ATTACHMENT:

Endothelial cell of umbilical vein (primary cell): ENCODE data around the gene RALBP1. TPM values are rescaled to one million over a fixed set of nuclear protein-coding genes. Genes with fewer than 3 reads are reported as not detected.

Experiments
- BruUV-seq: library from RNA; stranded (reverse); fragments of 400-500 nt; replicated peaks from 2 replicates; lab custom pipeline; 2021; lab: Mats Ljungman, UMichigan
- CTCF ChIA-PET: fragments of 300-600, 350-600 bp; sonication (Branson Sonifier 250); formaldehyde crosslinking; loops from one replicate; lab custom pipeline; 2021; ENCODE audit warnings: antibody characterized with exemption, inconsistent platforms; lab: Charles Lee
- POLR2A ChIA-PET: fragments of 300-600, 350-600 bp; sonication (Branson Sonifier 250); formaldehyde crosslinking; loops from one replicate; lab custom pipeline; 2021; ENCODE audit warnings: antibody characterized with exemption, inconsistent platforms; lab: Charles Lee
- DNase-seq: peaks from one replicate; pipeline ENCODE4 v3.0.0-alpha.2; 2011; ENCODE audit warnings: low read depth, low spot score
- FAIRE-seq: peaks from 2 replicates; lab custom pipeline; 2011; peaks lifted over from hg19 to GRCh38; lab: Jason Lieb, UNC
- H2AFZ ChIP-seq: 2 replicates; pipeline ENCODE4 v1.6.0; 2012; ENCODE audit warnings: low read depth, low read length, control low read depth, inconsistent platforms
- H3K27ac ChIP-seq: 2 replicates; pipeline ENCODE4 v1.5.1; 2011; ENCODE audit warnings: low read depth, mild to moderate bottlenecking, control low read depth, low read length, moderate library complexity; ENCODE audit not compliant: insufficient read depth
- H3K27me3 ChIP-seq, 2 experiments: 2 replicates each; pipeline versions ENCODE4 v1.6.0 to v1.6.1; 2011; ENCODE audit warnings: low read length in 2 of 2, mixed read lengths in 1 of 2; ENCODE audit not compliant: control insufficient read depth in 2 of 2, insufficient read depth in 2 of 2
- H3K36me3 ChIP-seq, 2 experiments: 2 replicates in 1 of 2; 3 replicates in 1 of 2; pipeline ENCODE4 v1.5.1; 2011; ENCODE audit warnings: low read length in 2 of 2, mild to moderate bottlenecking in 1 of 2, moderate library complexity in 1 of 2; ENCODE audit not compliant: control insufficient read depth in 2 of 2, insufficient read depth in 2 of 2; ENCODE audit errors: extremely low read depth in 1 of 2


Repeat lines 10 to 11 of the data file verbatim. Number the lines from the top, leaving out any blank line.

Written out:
- H3K27me3 ChIP-seq, 2 experiments: 2 replicates each; pipeline versions ENCODE4 v1.6.0 to v1.6.1; 2011; ENCODE audit warnings: low read length in 2 of 2, mixed read lengths in 1 of 2; ENCODE audit not compliant: control insufficient read depth in 2 of 2, insufficient read depth in 2 of 2
- H3K36me3 ChIP-seq, 2 experiments: 2 replicates in 1 of 2; 3 replicates in 1 of 2; pipeline ENCODE4 v1.5.1; 2011; ENCODE audit warnings: low read length in 2 of 2, mild to moderate bottlenecking in 1 of 2, moderate library complexity in 1 of 2; ENCODE audit not compliant: control insufficient read depth in 2 of 2, insufficient read depth in 2 of 2; ENCODE audit errors: extremely low read depth in 1 of 2